St George's Fields, Southwark: From a grand 18th century suburb to 19th century inner-city slums

Social conditions

The area around St. George’s Fields was fully built up by the middle years of the19th century, although the most recently developed streets were mean and poorly built. The houses on the grid of streets between Webber Row and Borough Road and the courts between Southwark Bridge Road and Great Suffolk Street were particularly small. The resulting overcrowding problem because increasingly acute in the late 19th century, as space previously used for housing was increasingly co-opted for industry or the railways – rendering large numbers of people homeless.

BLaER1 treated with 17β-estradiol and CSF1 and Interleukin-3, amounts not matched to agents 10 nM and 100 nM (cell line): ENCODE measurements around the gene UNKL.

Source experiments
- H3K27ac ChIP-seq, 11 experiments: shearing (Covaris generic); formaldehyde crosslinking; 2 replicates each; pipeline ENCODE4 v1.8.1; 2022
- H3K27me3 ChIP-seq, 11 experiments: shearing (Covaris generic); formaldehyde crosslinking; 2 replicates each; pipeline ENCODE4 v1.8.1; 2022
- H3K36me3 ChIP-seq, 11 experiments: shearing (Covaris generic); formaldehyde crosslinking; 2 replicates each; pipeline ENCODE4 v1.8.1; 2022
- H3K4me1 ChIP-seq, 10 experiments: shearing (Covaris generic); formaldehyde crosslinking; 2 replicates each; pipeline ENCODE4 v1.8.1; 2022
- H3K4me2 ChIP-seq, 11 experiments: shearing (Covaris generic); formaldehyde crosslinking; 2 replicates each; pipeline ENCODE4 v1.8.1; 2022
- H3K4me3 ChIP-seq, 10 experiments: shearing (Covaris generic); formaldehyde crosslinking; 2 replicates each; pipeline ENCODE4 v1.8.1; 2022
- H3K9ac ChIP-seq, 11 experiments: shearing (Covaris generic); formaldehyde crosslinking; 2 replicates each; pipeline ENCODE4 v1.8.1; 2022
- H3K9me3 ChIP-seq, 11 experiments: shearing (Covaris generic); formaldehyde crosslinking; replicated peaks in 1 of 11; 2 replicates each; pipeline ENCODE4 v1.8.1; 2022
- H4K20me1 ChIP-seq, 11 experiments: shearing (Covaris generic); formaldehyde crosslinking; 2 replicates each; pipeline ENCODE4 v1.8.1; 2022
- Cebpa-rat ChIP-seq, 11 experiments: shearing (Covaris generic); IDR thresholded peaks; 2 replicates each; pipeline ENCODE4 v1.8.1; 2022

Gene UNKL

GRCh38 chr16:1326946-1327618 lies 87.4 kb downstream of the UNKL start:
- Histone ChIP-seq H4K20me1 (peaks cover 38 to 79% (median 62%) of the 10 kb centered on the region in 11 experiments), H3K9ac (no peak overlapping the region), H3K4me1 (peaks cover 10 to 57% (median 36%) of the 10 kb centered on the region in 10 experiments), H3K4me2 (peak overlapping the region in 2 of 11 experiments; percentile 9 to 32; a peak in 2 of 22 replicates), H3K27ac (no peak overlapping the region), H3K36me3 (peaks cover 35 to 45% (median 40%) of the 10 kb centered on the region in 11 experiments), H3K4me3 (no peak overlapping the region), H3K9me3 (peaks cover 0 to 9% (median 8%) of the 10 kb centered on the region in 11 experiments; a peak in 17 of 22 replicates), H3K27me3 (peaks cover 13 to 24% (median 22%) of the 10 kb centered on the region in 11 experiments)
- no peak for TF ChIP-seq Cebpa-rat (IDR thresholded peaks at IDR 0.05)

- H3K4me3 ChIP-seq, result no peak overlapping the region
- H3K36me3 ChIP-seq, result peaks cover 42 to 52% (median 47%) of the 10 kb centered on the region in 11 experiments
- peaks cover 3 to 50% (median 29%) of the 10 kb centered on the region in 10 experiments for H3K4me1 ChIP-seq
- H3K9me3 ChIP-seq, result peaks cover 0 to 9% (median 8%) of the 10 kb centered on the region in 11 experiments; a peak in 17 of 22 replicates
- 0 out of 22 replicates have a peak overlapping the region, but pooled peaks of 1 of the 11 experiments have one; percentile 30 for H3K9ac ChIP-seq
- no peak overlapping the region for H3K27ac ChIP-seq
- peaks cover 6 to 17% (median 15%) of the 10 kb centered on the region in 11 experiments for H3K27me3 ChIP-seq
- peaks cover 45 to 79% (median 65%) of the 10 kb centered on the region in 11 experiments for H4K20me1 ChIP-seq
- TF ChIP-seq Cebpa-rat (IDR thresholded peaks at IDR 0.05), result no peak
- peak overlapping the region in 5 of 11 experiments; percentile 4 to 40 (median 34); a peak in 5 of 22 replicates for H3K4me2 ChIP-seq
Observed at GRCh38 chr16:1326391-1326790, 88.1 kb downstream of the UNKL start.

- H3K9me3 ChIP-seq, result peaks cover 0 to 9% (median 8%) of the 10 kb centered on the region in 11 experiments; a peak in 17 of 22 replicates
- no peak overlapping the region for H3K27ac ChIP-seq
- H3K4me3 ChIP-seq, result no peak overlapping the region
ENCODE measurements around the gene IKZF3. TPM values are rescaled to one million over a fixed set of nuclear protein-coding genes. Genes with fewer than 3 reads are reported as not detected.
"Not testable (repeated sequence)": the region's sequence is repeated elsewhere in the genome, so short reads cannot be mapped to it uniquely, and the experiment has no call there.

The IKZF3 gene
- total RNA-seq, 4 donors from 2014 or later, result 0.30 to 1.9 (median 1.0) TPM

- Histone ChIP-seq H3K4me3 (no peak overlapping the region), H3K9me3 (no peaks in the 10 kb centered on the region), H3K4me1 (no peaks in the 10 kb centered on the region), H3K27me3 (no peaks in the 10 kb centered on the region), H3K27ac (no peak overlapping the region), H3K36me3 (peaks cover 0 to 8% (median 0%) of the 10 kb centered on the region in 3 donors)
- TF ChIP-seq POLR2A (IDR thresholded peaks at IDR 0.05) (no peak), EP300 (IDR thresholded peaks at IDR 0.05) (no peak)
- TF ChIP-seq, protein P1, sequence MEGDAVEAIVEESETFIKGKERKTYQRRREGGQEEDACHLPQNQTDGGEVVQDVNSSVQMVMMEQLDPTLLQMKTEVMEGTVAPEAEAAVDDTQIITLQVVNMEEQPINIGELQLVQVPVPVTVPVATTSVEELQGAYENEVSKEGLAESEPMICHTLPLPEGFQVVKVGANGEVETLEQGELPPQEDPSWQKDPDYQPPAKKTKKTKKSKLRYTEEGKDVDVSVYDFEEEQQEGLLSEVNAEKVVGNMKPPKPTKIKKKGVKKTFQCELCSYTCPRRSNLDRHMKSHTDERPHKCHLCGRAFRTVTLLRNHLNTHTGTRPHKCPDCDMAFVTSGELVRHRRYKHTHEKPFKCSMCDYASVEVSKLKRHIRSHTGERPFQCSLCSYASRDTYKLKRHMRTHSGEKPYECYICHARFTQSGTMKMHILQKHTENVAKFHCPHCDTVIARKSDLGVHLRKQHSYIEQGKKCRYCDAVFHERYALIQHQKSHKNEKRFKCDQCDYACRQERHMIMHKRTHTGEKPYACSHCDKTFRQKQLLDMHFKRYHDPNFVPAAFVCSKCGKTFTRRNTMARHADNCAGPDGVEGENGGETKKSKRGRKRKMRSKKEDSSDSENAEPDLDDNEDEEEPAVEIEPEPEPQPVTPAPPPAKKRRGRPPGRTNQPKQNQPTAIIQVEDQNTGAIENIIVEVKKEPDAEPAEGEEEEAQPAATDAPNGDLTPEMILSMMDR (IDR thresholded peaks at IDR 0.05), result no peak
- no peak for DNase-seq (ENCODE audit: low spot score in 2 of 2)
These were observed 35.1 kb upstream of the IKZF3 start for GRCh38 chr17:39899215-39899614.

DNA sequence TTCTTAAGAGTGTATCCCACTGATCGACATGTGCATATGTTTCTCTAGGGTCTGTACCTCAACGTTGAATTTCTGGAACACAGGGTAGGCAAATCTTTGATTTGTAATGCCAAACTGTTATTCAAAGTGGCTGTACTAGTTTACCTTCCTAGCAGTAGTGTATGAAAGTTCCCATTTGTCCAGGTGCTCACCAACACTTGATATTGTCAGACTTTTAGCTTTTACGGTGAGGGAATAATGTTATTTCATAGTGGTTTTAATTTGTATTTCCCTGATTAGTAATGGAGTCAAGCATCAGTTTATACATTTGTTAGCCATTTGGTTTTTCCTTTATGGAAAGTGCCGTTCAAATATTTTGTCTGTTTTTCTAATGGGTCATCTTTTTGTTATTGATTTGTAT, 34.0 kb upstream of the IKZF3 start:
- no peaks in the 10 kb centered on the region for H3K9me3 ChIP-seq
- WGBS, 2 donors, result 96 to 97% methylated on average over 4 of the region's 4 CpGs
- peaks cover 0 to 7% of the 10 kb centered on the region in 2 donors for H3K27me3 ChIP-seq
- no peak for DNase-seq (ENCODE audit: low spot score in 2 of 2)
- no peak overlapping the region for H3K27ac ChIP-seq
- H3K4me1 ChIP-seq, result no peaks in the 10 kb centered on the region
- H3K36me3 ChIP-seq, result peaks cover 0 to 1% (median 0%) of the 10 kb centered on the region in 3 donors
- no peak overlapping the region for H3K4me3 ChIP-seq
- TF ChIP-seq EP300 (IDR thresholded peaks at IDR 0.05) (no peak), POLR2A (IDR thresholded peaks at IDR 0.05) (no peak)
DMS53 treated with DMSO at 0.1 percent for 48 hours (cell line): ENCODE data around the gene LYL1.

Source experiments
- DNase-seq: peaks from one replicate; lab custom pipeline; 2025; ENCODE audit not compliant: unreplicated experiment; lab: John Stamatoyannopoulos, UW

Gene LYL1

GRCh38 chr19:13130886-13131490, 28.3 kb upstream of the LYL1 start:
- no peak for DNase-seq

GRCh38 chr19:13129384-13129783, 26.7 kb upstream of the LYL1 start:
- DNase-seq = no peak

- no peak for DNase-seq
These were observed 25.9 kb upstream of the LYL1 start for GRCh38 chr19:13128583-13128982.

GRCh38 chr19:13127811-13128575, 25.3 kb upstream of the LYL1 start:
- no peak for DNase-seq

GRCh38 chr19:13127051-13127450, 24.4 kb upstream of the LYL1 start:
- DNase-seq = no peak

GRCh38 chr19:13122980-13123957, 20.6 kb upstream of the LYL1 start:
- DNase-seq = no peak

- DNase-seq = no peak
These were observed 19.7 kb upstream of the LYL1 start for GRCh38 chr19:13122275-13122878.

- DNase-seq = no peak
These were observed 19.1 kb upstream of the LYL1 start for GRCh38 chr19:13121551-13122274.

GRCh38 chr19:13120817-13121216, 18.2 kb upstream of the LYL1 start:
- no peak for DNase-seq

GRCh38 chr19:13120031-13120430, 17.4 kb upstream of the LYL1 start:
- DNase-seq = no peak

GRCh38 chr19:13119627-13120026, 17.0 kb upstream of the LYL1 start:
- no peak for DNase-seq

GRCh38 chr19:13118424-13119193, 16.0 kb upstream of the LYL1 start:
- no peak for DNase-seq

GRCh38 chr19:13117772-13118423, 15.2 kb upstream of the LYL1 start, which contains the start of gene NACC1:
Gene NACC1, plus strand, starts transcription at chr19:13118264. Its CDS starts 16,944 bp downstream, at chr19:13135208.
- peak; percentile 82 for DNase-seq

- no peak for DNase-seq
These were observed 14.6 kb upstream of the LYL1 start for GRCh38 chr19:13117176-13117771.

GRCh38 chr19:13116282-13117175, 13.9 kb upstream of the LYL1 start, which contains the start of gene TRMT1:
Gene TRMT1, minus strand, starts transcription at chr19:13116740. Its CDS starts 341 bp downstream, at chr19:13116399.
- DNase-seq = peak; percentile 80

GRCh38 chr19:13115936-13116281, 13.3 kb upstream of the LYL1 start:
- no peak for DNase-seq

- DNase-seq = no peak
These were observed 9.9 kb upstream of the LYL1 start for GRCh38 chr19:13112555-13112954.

The lack of proper drainage and refuse collection compounded the area’s problems. Although these problems were common to many other areas of London (and elsewhere), the densely packed population and geography worsened them considerably: because much of the area was below the high water line, water courses did not naturally run to the river, instead flowing backward – and carrying sewage with it – as the tide came in. As a consequence much of the area had the poorest health of any district in London.